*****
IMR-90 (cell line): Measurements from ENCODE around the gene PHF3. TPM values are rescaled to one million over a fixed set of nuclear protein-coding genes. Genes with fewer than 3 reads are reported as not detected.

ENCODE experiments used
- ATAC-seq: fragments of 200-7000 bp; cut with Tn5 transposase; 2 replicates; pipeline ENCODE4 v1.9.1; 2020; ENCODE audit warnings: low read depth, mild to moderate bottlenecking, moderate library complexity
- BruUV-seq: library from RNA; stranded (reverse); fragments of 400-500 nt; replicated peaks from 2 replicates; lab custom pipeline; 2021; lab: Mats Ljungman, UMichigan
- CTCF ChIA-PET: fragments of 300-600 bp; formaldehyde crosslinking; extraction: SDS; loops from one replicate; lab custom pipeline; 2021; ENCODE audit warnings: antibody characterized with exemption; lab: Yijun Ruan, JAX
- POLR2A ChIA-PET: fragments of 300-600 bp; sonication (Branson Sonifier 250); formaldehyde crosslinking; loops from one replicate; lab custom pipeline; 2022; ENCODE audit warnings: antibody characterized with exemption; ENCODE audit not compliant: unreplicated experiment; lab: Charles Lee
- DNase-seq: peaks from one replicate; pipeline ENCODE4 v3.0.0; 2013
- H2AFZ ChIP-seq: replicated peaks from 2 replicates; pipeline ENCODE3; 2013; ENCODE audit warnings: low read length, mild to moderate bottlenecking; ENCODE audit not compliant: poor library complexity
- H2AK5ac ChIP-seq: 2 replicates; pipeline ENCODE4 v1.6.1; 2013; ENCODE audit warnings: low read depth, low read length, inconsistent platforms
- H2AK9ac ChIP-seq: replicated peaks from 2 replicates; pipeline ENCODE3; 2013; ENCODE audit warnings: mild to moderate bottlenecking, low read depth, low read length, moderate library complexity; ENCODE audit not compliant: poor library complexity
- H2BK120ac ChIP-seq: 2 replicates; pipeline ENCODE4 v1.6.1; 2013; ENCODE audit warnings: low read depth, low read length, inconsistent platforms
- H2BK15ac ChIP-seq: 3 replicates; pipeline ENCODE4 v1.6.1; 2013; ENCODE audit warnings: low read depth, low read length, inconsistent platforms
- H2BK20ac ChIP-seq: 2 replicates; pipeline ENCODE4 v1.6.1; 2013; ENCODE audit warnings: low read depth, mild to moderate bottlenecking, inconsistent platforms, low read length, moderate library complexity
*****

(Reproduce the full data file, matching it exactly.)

IMR-90 (cell line): Measurements from ENCODE around the gene PHF3. TPM values are rescaled to one million over a fixed set of nuclear protein-coding genes. Genes with fewer than 3 reads are reported as not detected.

ENCODE experiments used
- ATAC-seq: fragments of 200-7000 bp; cut with Tn5 transposase; 2 replicates; pipeline ENCODE4 v1.9.1; 2020; ENCODE audit warnings: low read depth, mild to moderate bottlenecking, moderate library complexity
- BruUV-seq: library from RNA; stranded (reverse); fragments of 400-500 nt; replicated peaks from 2 replicates; lab custom pipeline; 2021; lab: Mats Ljungman, UMichigan
- CTCF ChIA-PET: fragments of 300-600 bp; formaldehyde crosslinking; extraction: SDS; loops from one replicate; lab custom pipeline; 2021; ENCODE audit warnings: antibody characterized with exemption; lab: Yijun Ruan, JAX
- POLR2A ChIA-PET: fragments of 300-600 bp; sonication (Branson Sonifier 250); formaldehyde crosslinking; loops from one replicate; lab custom pipeline; 2022; ENCODE audit warnings: antibody characterized with exemption; ENCODE audit not compliant: unreplicated experiment; lab: Charles Lee
- DNase-seq: peaks from one replicate; pipeline ENCODE4 v3.0.0; 2013
- H2AFZ ChIP-seq: replicated peaks from 2 replicates; pipeline ENCODE3; 2013; ENCODE audit warnings: low read length, mild to moderate bottlenecking; ENCODE audit not compliant: poor library complexity
- H2AK5ac ChIP-seq: 2 replicates; pipeline ENCODE4 v1.6.1; 2013; ENCODE audit warnings: low read depth, low read length, inconsistent platforms
- H2AK9ac ChIP-seq: replicated peaks from 2 replicates; pipeline ENCODE3; 2013; ENCODE audit warnings: mild to moderate bottlenecking, low read depth, low read length, moderate library complexity; ENCODE audit not compliant: poor library complexity
- H2BK120ac ChIP-seq: 2 replicates; pipeline ENCODE4 v1.6.1; 2013; ENCODE audit warnings: low read depth, low read length, inconsistent platforms
- H2BK15ac ChIP-seq: 3 replicates; pipeline ENCODE4 v1.6.1; 2013; ENCODE audit warnings: low read depth, low read length, inconsistent platforms
- H2BK20ac ChIP-seq: 2 replicates; pipeline ENCODE4 v1.6.1; 2013; ENCODE audit warnings: low read depth, mild to moderate bottlenecking, inconsistent platforms, low read length, moderate library complexity